Heavy hitters involved in potential "Maynard 8 Miles" movie

Girls' basketball: Screenwriter of 'Hoosiers' and 'Rudy' is signed on, and so is Bo Ryan

It’s a sports story. It’s a love story. And it appears to be going to film.

Angelo Pizzo, the screenwriter for movies such as “Hoosiers” and “Rudy,” has signed on to write a movie script based on “Maynard 8 Miles,” a book written by Brian Borland about Iowa six-player girls’ basketball in the 1950s.

The book is based on the career of Borland’s mother, Carolyn Nicholson Borland, a six-on-six forward who led Maynard High School to the state championship in 1956.

“When I met with (Pizzo), I thought maybe he would spend five minutes with me,” said Borland, who lives in Verona, Wis. “But we really connected, and our first meeting lasted six hours.”

Now 53, Borland didn’t know his mother played basketball until he was in his 40s.

“Everybody knew who my dad (Glenn Borland) was, but mom never talked about her (high school) career,” Borland said.

Glenn Borland played basketball at Oelwein High School — 8 miles away from Maynard — and graduated there in 1954 before becoming a starter and captain for the Wisconsin Badgers.

Carolyn and Glenn met in high school, fell in love and married. Carolyn was inducted into the IGHSAU girls’ basketball hall of fame in 1971.

She died in 2009, a few years before her son’s book was completed. Glenn died last year.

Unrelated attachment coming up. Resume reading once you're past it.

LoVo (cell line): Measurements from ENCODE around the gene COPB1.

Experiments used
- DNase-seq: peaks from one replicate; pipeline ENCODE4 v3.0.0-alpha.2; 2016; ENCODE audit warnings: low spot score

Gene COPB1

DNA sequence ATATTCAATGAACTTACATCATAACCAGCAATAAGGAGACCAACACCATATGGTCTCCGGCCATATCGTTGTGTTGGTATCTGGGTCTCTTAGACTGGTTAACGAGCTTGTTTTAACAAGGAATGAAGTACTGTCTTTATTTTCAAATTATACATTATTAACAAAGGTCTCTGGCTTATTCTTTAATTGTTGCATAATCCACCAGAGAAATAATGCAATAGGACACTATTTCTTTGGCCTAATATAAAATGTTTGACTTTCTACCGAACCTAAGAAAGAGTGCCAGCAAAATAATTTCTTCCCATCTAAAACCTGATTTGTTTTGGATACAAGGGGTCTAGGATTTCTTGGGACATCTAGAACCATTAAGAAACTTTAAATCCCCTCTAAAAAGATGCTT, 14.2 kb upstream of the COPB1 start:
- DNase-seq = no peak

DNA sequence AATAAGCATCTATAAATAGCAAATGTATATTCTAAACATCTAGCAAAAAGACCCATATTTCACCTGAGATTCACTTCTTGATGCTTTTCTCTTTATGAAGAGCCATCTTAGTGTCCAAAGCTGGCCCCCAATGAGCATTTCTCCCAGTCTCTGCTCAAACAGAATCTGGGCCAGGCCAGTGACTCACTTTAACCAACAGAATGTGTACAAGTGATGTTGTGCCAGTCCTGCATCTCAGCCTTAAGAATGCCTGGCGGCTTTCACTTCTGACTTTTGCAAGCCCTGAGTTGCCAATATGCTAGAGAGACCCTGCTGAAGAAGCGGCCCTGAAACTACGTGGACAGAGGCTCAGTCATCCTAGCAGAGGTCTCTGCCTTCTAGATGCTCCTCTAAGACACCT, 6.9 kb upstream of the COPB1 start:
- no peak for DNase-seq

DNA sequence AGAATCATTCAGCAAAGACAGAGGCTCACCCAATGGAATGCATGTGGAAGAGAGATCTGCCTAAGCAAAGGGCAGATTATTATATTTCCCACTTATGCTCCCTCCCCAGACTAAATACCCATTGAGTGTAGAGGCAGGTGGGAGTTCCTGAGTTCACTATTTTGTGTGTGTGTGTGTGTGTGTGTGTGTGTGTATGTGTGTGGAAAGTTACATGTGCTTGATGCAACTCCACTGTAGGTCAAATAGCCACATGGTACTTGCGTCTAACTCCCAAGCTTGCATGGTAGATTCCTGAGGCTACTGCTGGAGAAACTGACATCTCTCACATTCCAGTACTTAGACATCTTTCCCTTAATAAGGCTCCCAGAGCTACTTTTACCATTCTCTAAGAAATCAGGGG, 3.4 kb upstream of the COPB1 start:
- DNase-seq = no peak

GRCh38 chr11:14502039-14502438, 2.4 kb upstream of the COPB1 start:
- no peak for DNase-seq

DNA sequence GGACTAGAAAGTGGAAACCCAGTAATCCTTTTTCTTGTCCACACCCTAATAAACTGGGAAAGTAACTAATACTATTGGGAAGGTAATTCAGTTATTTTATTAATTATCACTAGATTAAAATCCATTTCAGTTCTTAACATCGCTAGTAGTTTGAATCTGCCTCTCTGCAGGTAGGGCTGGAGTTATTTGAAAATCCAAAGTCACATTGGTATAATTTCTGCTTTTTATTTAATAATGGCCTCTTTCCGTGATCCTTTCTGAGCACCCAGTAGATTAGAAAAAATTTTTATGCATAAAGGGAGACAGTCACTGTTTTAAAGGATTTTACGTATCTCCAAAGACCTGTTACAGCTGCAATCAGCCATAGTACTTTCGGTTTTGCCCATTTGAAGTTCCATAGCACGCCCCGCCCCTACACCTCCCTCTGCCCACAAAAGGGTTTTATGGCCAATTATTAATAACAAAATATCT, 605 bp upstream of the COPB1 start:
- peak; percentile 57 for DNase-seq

“My guess is the movie will be based on the book, but I understand there could be some variations,” Brian Borland said. “Angelo and I are pretty much in sync on everything, and I will defer to Angelo’s creativity.”

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Pizzo said in a release, “I loved Brian’s book and thought immediately that here was an opportunity to write a sports story from the female vantage point, something I’ve never done.

“Very few people know how special girls’ basketball was in Iowa during the ’50s. This book captures that uniqueness in a heartfelt and triumphant way.”

Borland will co-produce the movie, as will former Wisconsin men’s basketball coach Bo Ryan, an advocate of girls’ and women’s basketball.

“The story is better than ‘Hoosiers,’” Ryan said in the release. “It’s a tremendous human-interest story featuring great life lessons told through exciting basketball action. I read the book in one sitting, and couldn’t put it down. I can’t wait for the movie.”

Production of the project is scheduled for 2018, with it likely premiering in Iowa.

l Comments: (319) 368-8857; jeff.linder@thegazette.com

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